Pray to be a blessing

Pray to be a blessing

By Rick Odden

This, then, is how you should pray:
“‘Our Father in heaven,
hallowed be your name,
your kingdom come,
your will be done,
on earth as it is in heaven.
Give us today our daily bread.
And forgive us our debts,
as we also have forgiven our debtors.
And lead us not into temptation,
but deliver us from the evil one.
— Matthew 6:9-13

Jesus gives us the blue print on how to pray. If you have never done a study on the Lord’s Prayer, I highly recommend it. There is wisdom in these few verses

I try to start my day with God. When I travel and I’m away from home, I have less distractions. It’s not as easy to reach for the “snooze” button.

This year has been a year of away from family for an extended period of time. I have made it a habit of getting up early enough to have a couple of hours every morning with God. As I was praying one morning God laid upon on my heart, some would say he spoke to me, “do not pray for a blessing but pray to be a blessing, then and only then will you be blessed.” God had my attention.

I paused and thought how do I pray. Are my prayers modeled after the example of Jesus? Or have they turned them into requests for “things? “Lord give me wisdom.” “Lord heal me.” “Lord give me direction.”

Much of my prayer time has been spent on “self-things” for me.  Even when I pray for others, their needs, their healing, I found that I was praying that God would do “things” as I would like him to do.

 Mathew 26:38-39 states, “Then he said to them, “My soul is overwhelmed with sorrow to the point of death. Stay here and keep watch with me.” Going a little farther, he fell with his face to the ground and prayed, “My Father, if it is possible, may this cup be taken from me. Yet not as I will, but as you will.”

It was these verses in Matthew that spoke deeply to me that morning. God challenged me to re-think how I pray and ask for his touch, his blessings, his healings. Instead of pleading for what I want, even for those I love, I realized I needed to pray more often, “not my will (want), but your will (desire) be done.”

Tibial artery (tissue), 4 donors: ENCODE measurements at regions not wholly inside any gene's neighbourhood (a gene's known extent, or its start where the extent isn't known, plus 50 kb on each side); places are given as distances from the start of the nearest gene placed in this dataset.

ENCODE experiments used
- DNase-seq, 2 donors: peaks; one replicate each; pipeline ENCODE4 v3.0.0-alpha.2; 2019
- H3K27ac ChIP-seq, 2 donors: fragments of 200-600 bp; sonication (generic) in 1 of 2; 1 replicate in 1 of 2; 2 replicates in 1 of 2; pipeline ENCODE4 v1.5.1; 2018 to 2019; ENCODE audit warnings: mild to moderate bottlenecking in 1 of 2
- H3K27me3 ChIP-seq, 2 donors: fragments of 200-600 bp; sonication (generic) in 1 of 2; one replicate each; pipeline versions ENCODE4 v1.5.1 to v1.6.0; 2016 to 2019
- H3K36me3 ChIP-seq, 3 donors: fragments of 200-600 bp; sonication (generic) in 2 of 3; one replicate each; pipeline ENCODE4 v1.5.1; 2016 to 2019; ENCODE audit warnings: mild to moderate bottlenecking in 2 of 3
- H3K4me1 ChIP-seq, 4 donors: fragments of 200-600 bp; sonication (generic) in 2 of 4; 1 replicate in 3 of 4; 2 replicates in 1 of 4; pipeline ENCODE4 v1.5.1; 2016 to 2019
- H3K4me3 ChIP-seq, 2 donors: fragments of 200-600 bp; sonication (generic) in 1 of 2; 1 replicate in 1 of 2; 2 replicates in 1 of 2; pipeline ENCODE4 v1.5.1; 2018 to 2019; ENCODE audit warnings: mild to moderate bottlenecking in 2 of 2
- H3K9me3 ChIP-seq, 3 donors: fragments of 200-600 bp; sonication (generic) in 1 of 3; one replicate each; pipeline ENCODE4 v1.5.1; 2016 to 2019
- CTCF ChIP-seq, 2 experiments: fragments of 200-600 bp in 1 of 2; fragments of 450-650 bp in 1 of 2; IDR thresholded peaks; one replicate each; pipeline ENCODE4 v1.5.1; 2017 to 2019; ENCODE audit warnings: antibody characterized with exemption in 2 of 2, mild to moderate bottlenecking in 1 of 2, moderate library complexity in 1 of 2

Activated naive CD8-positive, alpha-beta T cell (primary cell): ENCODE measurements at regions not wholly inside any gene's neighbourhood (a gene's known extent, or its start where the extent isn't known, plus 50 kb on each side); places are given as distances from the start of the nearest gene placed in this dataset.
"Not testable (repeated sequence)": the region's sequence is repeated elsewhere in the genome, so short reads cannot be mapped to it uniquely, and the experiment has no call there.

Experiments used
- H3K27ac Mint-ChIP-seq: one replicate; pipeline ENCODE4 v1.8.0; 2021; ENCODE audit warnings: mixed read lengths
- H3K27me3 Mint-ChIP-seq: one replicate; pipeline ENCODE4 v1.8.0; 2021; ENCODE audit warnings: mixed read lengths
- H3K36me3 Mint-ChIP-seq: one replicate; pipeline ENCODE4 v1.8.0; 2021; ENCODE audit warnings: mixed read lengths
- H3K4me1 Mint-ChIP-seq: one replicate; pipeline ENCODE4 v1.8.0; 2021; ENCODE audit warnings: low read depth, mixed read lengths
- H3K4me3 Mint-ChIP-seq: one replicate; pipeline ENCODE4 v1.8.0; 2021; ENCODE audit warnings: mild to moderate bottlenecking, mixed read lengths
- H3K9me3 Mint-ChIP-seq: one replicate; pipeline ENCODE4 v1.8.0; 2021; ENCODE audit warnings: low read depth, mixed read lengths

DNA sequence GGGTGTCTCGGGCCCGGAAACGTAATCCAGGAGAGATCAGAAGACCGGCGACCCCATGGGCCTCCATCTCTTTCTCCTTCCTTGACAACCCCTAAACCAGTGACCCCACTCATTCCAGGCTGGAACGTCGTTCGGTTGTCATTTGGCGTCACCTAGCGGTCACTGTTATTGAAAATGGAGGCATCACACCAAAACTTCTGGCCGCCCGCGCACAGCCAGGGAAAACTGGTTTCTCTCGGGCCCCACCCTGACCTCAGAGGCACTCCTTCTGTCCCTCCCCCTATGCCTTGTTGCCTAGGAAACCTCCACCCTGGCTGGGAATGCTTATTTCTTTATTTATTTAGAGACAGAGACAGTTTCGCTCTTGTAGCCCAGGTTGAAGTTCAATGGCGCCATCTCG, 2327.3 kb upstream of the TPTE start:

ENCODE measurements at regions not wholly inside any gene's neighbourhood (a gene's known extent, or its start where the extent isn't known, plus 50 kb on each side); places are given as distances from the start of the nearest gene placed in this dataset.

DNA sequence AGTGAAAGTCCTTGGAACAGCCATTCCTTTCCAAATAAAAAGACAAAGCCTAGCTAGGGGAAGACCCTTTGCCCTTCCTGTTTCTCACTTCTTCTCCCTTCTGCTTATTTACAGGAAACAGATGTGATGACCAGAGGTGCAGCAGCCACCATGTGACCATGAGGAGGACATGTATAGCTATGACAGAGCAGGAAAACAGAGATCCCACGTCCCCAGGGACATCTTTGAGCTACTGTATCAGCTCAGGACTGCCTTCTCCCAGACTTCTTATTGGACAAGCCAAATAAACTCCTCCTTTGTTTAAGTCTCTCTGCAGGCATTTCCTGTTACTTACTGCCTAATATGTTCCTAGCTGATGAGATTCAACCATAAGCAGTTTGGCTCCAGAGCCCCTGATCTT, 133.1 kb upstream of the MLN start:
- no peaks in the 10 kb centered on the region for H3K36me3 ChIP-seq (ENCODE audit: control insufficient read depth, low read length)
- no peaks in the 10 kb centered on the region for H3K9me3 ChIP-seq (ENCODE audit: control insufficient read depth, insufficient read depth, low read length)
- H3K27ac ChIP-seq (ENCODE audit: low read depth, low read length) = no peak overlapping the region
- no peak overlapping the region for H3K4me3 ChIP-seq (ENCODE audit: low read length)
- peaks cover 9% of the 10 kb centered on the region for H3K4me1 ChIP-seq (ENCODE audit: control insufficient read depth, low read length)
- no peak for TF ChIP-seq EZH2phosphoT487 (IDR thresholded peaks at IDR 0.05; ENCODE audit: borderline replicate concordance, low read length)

When we are seeking healing, we want to be healed, but there are times God says “no.” Think about Paul and his prayer for healing. 2 Corinthians 12:7-9

What about Paul? It brought a whole new dimension to my prayer life to asking God to do his will, not mine, when seeking answers to prayer. 

 What is so hard for me about prayers like that is accepting what God’s will is for my life. It is not what I picture as the “correct” answer.  I need to accept what God’s will is and the answer he provides.  

 I Thessalonians 5:18 says “give thanks in all circumstances; for this is God’s will for you in Christ Jesus.” 

We want to negotiate, we want to tell God how to provide, when in fact we need to accept God’s will for us. If I want to be blessed I need to pray that God’s will for me is to be a blessing to others. When others are blessed, then my life will truly be blessed with the joy of God’s presence in my life.

What can you do today?

Pray God’s will over your life and so that you will be a blessing to others. God will begin to change your perspective, with a goal that you thinking will become instinctive to be more God-centered, not self-centered.

At the end of the day evaluate what you thought about. Did you focus on your job, your kids, your vacation, your plans? Or did you simply ask God to turn your focus away from you and entirely on him? I’m learning to do the latter 

Henry & Richard Blackaby, and Claude King in Experiencing God stated, “The attention of the Bible is always on God.” P. 102 “Understanding God’s plans for the world around you is far more important than telling God what you are planning to do for him.” P. 110  “A self-centered person tends to confuse his or her personal agenda with God’s will.” P. 113

God has challenged me to recognize when my attention is on him and when it is on me. At the end of the day, I have been surprised at how much of my thoughts have been focused on me and my plans and not on God’s. As I enter into retirement, something I’ve looked forward to since I began work 35 years ago, I want to be more like Jesus. I need to be mindful, “Lord, what have you planned for these remaining years?” Lord, you will, not mine. “For I have come down from heaven to do the will of God who sent me, not to do my own will.” John 6:38 

 

Fishers of Men Dream

Fishers of Men Dream